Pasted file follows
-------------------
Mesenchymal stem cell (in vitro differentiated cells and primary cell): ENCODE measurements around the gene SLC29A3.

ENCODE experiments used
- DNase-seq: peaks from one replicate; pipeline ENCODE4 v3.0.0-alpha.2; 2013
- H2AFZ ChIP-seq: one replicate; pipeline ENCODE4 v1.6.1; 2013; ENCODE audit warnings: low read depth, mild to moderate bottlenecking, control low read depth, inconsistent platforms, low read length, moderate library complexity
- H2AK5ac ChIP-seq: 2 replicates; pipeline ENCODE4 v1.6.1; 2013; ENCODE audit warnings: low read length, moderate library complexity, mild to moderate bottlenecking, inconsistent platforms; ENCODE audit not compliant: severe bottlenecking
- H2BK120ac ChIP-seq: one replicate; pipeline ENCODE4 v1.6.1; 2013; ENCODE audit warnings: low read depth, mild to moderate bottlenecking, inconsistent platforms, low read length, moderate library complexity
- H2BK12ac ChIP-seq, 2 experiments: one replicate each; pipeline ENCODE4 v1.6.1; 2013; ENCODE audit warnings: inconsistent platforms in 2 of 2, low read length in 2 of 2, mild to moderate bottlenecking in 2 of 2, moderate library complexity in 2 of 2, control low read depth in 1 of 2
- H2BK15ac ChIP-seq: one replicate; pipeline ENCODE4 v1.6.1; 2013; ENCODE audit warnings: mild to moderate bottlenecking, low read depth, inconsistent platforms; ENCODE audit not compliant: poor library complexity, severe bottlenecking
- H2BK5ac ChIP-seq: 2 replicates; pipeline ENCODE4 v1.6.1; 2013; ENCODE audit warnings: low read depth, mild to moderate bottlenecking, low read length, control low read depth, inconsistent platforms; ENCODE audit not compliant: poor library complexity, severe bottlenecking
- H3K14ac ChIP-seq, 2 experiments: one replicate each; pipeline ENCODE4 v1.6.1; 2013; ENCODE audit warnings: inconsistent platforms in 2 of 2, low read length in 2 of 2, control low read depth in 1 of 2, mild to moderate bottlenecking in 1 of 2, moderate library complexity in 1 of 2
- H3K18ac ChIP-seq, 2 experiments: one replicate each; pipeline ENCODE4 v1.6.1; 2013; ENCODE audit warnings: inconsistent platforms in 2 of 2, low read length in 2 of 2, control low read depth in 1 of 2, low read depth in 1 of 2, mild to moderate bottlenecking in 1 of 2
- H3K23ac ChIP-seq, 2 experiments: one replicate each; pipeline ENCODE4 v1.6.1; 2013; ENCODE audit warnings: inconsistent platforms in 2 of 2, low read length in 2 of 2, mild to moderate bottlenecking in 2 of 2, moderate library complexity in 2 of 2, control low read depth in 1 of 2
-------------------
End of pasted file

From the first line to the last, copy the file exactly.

Mesenchymal stem cell (in vitro differentiated cells and primary cell): ENCODE measurements around the gene SLC29A3.

ENCODE experiments used
- DNase-seq: peaks from one replicate; pipeline ENCODE4 v3.0.0-alpha.2; 2013
- H2AFZ ChIP-seq: one replicate; pipeline ENCODE4 v1.6.1; 2013; ENCODE audit warnings: low read depth, mild to moderate bottlenecking, control low read depth, inconsistent platforms, low read length, moderate library complexity
- H2AK5ac ChIP-seq: 2 replicates; pipeline ENCODE4 v1.6.1; 2013; ENCODE audit warnings: low read length, moderate library complexity, mild to moderate bottlenecking, inconsistent platforms; ENCODE audit not compliant: severe bottlenecking
- H2BK120ac ChIP-seq: one replicate; pipeline ENCODE4 v1.6.1; 2013; ENCODE audit warnings: low read depth, mild to moderate bottlenecking, inconsistent platforms, low read length, moderate library complexity
- H2BK12ac ChIP-seq, 2 experiments: one replicate each; pipeline ENCODE4 v1.6.1; 2013; ENCODE audit warnings: inconsistent platforms in 2 of 2, low read length in 2 of 2, mild to moderate bottlenecking in 2 of 2, moderate library complexity in 2 of 2, control low read depth in 1 of 2
- H2BK15ac ChIP-seq: one replicate; pipeline ENCODE4 v1.6.1; 2013; ENCODE audit warnings: mild to moderate bottlenecking, low read depth, inconsistent platforms; ENCODE audit not compliant: poor library complexity, severe bottlenecking
- H2BK5ac ChIP-seq: 2 replicates; pipeline ENCODE4 v1.6.1; 2013; ENCODE audit warnings: low read depth, mild to moderate bottlenecking, low read length, control low read depth, inconsistent platforms; ENCODE audit not compliant: poor library complexity, severe bottlenecking
- H3K14ac ChIP-seq, 2 experiments: one replicate each; pipeline ENCODE4 v1.6.1; 2013; ENCODE audit warnings: inconsistent platforms in 2 of 2, low read length in 2 of 2, control low read depth in 1 of 2, mild to moderate bottlenecking in 1 of 2, moderate library complexity in 1 of 2
- H3K18ac ChIP-seq, 2 experiments: one replicate each; pipeline ENCODE4 v1.6.1; 2013; ENCODE audit warnings: inconsistent platforms in 2 of 2, low read length in 2 of 2, control low read depth in 1 of 2, low read depth in 1 of 2, mild to moderate bottlenecking in 1 of 2
- H3K23ac ChIP-seq, 2 experiments: one replicate each; pipeline ENCODE4 v1.6.1; 2013; ENCODE audit warnings: inconsistent platforms in 2 of 2, low read length in 2 of 2, mild to moderate bottlenecking in 2 of 2, moderate library complexity in 2 of 2, control low read depth in 1 of 2